Ryan Carson at The Future Of Web Apps summit

Ryan will talk about how to build a web app on a budget.

You don’t have to be big anymore. Remember boo.com? You don’t need that kind of silly money.

Why now? Why hasn’t it happened before? Broadband is one factor. People are also more comfortable with web apps: they aren’t freaked out. Hardware is dirt cheap. Open source software is even cheaper.

What is Enterprise? Let’s say mass market or 1000+ users.

What is Dropsend? It’s a service providing a way of storing and sending large files online. It has 9,500 users in less than 2 months. There are desktop apps that use the Dropsend API.

The most important thing, he says, is making sure the idea is financially viable. Would you pay for it? Be cautious about your projections. It’s a guessing game. Can you get by on 60% of your realistic projections.

Acquisition, my ass! Don’t bet on it. It’s a dumb business model. It’s not a sure thing.

As for all this “is this another bubble?” talk: bollocks.

Onto the budget. Every project is different. Here are the stats for Dropsend:

  • £5,000 for branding and UI design by Ryan Shelton.
  • £8,500 for development from Plum Digital Media.
  • £2,750 for desktop apps.
  • £1,600 for XHTML/CSS.
  • £500 for hardware.
  • £800 a month for hosting and maintenance from BitPusher.
  • £2,630 for legal stuff.
  • £500 for accounting.
  • £1,950 for miscellaneous stuff (travel, etc.).
  • £250 for a trademark.
  • £200 for a merchant account.
  • £500 for a payment processor.

Total: £25,680 (hmm… did £500 go missing somewhere?).

When you’re building a team, don’t go for the rockstars. Go for the quiet guys; they’re cheaper. Ask friends for recommendations. You could try outsourcing but it didn’t work out for Ryan when he tried outsourcing to India.

Now, what about scalability?

Ryan recommends buying just enough hardware to launch. Basecamp launched with just one server, for instance. Wait to see if your app is successful before you throw a lot of money at it.

Build scalability into the architecture of your application. Think about it ahead of time so you don’t have to take everything offline for a week. Plan, but don’t obsess.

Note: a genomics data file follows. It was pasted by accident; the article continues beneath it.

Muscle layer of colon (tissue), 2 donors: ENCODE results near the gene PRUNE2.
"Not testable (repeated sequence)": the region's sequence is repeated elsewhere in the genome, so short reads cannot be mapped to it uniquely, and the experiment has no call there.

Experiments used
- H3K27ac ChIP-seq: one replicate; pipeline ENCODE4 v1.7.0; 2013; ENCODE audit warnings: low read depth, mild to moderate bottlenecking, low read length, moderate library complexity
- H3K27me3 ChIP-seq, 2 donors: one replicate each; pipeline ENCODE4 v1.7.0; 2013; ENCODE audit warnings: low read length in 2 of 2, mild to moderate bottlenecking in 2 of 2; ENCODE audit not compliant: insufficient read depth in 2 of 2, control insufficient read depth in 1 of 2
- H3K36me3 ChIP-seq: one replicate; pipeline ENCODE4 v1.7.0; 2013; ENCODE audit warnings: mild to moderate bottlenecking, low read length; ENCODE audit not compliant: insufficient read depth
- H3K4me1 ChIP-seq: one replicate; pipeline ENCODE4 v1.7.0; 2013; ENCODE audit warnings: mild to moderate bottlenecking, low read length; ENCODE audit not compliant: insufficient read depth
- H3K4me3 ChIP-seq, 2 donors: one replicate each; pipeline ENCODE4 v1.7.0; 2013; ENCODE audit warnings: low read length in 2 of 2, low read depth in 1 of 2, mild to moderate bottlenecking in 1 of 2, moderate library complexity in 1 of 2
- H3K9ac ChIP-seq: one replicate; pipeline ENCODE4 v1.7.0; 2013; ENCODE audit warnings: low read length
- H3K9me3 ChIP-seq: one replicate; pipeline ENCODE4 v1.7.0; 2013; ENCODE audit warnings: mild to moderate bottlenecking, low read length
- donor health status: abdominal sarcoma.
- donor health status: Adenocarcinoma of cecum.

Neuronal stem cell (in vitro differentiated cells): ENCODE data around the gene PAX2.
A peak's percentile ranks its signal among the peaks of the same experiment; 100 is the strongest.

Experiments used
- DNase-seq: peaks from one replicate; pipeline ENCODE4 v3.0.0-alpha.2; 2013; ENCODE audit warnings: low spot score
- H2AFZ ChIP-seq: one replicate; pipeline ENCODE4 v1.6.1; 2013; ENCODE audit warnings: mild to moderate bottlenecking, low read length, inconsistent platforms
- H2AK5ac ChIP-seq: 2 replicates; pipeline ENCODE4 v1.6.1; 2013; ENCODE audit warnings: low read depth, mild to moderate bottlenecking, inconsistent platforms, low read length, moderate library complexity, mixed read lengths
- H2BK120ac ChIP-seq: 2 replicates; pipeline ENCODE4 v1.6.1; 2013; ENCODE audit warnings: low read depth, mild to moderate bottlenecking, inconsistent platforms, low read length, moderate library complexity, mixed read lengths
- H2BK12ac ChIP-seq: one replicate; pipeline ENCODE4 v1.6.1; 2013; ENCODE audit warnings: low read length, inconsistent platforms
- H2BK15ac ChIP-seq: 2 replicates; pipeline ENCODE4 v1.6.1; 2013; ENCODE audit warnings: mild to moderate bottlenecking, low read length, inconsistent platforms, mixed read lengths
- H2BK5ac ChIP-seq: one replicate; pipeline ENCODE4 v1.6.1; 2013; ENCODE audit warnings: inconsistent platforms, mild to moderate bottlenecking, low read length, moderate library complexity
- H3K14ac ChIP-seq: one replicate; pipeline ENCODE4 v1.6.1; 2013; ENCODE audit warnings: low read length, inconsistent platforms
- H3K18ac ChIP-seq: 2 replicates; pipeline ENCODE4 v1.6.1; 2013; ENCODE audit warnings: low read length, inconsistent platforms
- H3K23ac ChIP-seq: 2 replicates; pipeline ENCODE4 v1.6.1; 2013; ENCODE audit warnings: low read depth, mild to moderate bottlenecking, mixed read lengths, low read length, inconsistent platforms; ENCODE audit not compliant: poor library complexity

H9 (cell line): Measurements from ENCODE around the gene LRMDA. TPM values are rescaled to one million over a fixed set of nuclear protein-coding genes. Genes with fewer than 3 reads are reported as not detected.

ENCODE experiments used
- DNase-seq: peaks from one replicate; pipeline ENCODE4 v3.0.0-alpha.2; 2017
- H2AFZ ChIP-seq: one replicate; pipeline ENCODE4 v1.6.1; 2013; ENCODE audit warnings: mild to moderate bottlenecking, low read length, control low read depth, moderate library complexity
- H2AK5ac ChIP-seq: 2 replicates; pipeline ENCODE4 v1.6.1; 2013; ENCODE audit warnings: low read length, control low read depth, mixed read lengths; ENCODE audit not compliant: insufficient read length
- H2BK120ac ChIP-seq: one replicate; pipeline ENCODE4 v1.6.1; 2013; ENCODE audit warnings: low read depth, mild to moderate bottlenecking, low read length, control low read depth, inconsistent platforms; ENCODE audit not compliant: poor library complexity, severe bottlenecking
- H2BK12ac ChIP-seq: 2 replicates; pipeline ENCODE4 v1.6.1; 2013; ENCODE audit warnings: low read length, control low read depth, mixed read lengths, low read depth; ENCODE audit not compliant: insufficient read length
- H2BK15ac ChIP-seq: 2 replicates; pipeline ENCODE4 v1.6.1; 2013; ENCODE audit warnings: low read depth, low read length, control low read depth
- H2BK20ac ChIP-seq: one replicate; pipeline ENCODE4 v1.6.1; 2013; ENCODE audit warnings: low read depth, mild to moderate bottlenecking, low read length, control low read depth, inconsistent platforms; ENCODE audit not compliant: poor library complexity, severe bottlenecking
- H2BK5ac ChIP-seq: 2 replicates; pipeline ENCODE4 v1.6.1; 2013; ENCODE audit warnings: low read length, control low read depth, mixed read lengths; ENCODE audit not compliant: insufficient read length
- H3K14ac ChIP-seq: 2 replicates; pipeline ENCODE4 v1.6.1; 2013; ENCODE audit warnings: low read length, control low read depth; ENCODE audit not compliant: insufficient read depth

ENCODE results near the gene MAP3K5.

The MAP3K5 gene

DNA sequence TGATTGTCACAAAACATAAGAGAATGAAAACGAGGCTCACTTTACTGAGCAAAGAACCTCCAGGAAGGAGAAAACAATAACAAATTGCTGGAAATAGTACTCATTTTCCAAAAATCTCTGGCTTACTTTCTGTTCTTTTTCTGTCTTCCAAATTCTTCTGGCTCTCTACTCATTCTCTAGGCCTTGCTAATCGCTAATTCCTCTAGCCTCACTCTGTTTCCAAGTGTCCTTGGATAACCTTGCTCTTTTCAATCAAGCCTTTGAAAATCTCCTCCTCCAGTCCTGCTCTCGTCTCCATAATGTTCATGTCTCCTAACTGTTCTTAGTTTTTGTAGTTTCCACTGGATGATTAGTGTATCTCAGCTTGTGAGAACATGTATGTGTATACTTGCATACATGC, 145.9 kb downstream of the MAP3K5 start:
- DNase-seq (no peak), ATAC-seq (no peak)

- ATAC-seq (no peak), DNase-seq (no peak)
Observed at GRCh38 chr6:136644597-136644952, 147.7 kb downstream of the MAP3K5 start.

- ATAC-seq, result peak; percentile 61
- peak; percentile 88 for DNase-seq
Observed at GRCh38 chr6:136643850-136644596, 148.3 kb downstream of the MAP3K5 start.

How do you keep it cheap?

Don’t spend money unless you have to. Don’t buy stationary. Ryan got Dropsend stationary for £1,000. That was dumb.

Don’t get new shiny machines: just say no to Macs, says Ryan.

And no luxuries! You don’t need that company car. Before you spend £25, ask yourself if you have to. No froo-froo features in your app either. Bah! Humbug!

Pay people with percentages of your company (or pizza), advertise on your blog, use IM instead of phone calls, sell your body… he didn’t really say that last one.

Shop around. The first quote he got for hosting was huge.

Pessimism has its place. You will go 10% over budget: plan for it. You will go 3 months over schedule: plan for it. Put it into your cashflow and see if you’re still in business.

Holy crap! Lawyers are expensive.

  • £1,00 for terms of service.
  • £800 for freelancer contracts.
  • £15 for a privacy policy

Cheap software is your friend. Get a £200 linux box for your dev server.

Don’t spend any money on marketing initially. Use blogs and word of month. Build viral shit into your application so it tells people about the service. Writing is a great way to raise profile. So is selling your body.

What about venture capital? You might need it if you need to scale or expand very quickly. But, these days, you need a really, really good reason to go to a Venture Capitalist.

To summarise:

  • Don’t spend money unless you absolutely have to.
  • Barter for services (sexual favours, for instance).
  • Cut features so you can build quickly.
  • Be realistic, even pessimistic about cash flow.
  • Plan for scalablity, but don’t obsess.

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